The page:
Telvin Smith says the light switch hasn't quite clicked on for players in FSU's new defensive scheme.
But it's definitely twitching.
"We don't have much time," Smith said. "So that's why I feel like it's such a grind moment and a grit moment right now to say let's go."
After the Seminoles' final scrimmage of fall camp, Smith said FSU's defense has installed most of its basic packages and has established an identity.
"We're still putting stuff in here and there but we have our base foundation set," Smith said. "We know what we're going to be. We know the main things we're going to have coming into games."
As of right now, one of those focuses is maintaining a solid run defense. The new scheme utilizes a number of hybrid players and defensive backs in more roles, but Smith said those players still have to be able to stop the run. And Smith added that working against FSU's sizeable backfield of James Wilder, Jr., and Devonta Freeman has helped in that respect.
"It's tough and in that situation sometimes we put a DB in there and tell them to go blow it up," Smith said. "That's just the toughness you have to have as a defensive player. The will to say, 'I won't let this player beat me, I don't care if he's 200 pounds more or 100 pounds more or 70 pouds more.'
You've just got to say I'm going to win this battle."
FSU does have defensive backs with size, like Karlos Williams, Nick Waisome, Jalen Ramsey and more. And Smith, a linebacker, said he's been impressed with what he's seen out of the defensive backs so far; even against the jumbo packages FSU is adding with 300-pound DT Jacobbi McDaniel in at fullback.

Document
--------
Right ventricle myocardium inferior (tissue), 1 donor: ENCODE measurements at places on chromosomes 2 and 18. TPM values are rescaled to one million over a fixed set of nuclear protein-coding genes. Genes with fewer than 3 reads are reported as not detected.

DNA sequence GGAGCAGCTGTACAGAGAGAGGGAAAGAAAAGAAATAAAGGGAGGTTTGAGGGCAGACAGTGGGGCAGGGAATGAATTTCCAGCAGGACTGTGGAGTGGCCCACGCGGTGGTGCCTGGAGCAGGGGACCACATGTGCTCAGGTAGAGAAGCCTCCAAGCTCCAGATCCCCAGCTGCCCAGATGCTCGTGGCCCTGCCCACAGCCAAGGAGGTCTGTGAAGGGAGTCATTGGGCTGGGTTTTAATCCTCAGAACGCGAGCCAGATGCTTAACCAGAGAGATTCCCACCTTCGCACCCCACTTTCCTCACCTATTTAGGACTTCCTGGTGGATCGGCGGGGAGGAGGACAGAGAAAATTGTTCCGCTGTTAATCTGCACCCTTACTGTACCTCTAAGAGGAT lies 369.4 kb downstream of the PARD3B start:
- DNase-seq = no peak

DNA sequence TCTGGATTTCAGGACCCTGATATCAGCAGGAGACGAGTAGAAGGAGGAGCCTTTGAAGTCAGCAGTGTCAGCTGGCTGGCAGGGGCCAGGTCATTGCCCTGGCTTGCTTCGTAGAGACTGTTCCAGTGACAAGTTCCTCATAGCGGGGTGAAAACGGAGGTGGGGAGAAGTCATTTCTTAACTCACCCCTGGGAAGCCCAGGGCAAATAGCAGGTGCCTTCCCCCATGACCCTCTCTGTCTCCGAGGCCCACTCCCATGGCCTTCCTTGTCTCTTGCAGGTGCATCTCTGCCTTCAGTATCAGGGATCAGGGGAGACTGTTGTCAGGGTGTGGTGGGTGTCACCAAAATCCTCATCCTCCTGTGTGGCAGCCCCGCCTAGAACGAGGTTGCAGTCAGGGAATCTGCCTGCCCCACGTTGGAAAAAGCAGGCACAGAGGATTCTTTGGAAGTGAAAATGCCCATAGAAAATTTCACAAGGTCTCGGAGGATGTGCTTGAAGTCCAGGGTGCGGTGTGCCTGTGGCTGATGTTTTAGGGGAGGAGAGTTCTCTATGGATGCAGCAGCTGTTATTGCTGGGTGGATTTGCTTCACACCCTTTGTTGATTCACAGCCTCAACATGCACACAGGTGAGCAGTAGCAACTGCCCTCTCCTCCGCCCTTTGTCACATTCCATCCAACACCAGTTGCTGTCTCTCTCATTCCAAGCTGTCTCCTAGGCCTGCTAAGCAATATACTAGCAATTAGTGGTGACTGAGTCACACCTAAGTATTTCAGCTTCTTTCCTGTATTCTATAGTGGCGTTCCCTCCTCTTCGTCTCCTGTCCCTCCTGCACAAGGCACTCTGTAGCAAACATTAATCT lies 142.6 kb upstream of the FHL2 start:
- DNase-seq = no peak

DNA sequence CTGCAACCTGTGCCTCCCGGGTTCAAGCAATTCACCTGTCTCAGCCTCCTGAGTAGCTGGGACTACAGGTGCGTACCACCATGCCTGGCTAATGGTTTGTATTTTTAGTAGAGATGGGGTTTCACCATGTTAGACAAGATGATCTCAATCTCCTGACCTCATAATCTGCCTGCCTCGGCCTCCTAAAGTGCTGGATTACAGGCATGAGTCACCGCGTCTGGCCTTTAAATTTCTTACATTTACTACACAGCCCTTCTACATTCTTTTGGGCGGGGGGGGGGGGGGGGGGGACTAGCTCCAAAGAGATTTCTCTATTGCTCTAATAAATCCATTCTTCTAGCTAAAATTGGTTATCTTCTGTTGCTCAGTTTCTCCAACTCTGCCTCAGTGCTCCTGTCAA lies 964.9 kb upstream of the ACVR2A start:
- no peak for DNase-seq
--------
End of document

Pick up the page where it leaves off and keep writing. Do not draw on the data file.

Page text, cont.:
"We watched film one time and (Sophomore Cornerback Ronald) Darby got blew up by Jacobbi one time and he got up and was actually in on the tackle when the play was over," Smith said. "As long as we have guys doing that we'll be alright."
One challenge for that defense through most of camp has been the lack of true tackling with the running backs. FSU has been cautious and kept many of its starting skill position players in blue non-tackle jerseys for both scrimmages to prevent injuries, meaning the defense hasn't been able to try and take Wilder or Freeman to the ground.
"We're just trying to go in there and make sure we get a good thud and get our shoulders square, set our hips right," Smith said. "Just little things like that."
Run defense may be a point of emphasis, but the system is accomplishing one of its primary objectives, Smith said: creating turnovers.
"We're putting in these small checks here and there to say when this happens, we're going to roll to this or that," Smith said. "When we really get the communication down pat you're going to see a lot of turnovers in this game. Whether it's forced fumbles, interceptions or just tipped balls."
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